Coal Mineral Facts and the Importance of Mining Equipment Accuracy

September 26, 2018

Rich in combustible carbon, mountains of coal once powered the steam engines that energized the industrial revolution. Even today, Australians enjoy their home comforts because 73% of all generated electrical power comes from this burnable mineral. Down below the ground, deep inside an underground mine, that coal seam sure is kicking up a lot of black dust.

A Few Coal Mining Facts

Coal is a combustible mineral. Leftover from prehistoric times, the mineral is composed of carbon and hydrogen, plus a few more trace elements, including oxygen. Those elements are all that’s left of the vegetation that decayed back in those olden times. Now, no longer used to heat homes or power steam engines, the mineral is used as a turbine-spinning energy source, with the generated heat finding its way to massive boilers. As that fossil fuel burns, it generates movement, and that movement is translated into electricity.

The Equipment Hampering Realities

Australia has a place of prominence on the coal production top five. On that same list, the USA and China also mine huge quantities of the fossil fuel. It’s the anthracite, the coke and charcoal that powers Asia and Australia. Meanwhile, working the mining equipment, the operators know accuracy is everything. There’s a permanent black mist suspended in mid-air. It chokes and covers every exposed surface. Stopping frequently to check the gear and realign their parts, the mineral chain can be hampered by a poorly configured machine setup. To keep productivity high, mining equipment accuracy is considered a top feature on every crusher, screening deck, and vibrational element.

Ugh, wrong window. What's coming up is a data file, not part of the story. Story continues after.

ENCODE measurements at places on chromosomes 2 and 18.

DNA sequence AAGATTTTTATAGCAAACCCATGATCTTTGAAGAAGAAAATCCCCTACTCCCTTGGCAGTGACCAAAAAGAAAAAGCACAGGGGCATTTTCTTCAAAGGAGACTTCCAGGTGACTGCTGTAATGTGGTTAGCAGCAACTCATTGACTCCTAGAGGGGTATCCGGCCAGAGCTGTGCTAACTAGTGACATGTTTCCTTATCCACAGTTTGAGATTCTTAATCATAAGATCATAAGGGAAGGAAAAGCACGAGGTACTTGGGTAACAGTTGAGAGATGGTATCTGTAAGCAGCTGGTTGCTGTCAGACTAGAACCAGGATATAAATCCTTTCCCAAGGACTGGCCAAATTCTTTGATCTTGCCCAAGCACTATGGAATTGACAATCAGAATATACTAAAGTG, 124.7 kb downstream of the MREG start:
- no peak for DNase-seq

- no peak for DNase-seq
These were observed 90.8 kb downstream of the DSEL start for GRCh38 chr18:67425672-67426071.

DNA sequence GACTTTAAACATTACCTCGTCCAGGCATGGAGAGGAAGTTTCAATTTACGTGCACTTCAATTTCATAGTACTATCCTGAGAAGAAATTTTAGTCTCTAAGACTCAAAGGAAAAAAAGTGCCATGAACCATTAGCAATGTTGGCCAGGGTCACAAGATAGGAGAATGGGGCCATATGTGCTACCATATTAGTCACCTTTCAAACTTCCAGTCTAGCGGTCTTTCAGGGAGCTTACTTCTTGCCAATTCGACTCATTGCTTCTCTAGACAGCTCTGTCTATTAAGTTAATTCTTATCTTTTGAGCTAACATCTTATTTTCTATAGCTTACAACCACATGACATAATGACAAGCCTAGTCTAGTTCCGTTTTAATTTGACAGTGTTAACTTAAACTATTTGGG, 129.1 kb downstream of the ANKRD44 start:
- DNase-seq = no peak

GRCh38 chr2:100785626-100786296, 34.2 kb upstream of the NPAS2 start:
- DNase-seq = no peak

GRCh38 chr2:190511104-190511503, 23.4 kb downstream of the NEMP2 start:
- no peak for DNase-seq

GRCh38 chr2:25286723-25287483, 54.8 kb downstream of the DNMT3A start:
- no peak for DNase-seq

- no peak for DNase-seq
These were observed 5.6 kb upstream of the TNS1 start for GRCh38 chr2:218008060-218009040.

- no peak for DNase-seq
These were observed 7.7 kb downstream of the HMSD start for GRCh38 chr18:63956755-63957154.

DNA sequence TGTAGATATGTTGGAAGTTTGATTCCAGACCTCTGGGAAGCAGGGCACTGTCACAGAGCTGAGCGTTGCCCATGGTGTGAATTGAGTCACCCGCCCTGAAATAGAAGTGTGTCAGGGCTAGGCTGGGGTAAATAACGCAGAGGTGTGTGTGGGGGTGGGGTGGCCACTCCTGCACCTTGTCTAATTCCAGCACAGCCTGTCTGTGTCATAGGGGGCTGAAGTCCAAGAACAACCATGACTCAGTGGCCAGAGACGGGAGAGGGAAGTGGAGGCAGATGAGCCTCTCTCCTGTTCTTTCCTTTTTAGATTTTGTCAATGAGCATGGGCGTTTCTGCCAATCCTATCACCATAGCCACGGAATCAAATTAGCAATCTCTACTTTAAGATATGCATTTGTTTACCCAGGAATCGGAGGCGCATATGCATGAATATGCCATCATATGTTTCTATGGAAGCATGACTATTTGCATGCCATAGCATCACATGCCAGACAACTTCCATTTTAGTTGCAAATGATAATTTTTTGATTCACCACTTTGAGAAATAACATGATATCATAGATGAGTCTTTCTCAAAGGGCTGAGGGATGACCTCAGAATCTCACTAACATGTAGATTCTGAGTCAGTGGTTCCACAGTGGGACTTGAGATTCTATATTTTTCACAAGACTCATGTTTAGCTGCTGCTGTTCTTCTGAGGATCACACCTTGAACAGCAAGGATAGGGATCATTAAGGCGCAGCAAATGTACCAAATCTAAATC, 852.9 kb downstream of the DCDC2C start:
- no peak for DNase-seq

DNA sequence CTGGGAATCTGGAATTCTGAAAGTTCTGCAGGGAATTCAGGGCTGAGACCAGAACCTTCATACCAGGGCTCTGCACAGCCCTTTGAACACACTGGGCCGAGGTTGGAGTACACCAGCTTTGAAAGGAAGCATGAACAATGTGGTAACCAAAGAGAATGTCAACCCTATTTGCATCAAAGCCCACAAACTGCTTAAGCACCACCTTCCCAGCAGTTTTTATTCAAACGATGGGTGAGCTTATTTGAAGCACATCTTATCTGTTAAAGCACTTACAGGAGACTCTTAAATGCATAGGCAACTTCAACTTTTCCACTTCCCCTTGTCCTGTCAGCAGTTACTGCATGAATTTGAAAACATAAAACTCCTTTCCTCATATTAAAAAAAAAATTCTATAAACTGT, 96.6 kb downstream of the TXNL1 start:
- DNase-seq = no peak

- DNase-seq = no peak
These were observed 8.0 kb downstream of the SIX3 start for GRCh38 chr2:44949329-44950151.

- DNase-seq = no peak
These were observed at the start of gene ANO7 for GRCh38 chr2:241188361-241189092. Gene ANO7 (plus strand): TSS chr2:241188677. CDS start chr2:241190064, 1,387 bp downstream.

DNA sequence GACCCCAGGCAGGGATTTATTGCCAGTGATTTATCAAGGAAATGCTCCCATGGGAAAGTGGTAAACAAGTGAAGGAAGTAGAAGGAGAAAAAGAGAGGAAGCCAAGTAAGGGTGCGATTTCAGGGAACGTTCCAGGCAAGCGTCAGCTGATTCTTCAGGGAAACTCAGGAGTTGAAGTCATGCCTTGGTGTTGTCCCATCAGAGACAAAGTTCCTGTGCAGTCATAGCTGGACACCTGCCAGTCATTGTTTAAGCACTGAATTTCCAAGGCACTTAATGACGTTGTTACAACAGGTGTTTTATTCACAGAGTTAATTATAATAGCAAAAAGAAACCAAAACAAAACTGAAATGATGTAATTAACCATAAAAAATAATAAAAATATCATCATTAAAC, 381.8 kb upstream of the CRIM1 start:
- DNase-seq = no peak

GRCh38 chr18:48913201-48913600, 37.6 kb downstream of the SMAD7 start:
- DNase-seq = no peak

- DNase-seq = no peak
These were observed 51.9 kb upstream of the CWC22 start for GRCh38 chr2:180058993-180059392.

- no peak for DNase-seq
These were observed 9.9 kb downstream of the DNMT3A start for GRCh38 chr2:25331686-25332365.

Optimising the Coal Screening Process

Unlike most mineral streams, coal exits its chute as a non-abrasive load. Contrary to normal processing conventions, numerous crushers and feeders aren’t required to smash the mineral. In fact, because of this fragile medium structure, equipment designers focus more on volume and screening, not on crushing efficiency. That principle extends to the screening equipment, where the vibrational cycle is tuned to prevent the frangible materials from breaking down any further. The goal is to get the coal down to a manageable size, but the aggregate must also be handled accurately and screened precisely so that it doesn’t end up as some hard-to-manage, powder-thin stream.

Reduced into that powdery form, the whole setup worsens. The film of air-suspended coal gets into the equipment and lungs of workers. Special wetting stations bring the stuff back to earth, where it’s then disposed of or recycled. As for coal-based mining equipment accuracy, this essential feature ensures the fist-sized lumps don’t break down any further until they’re a hard to transport mountain of black powder.

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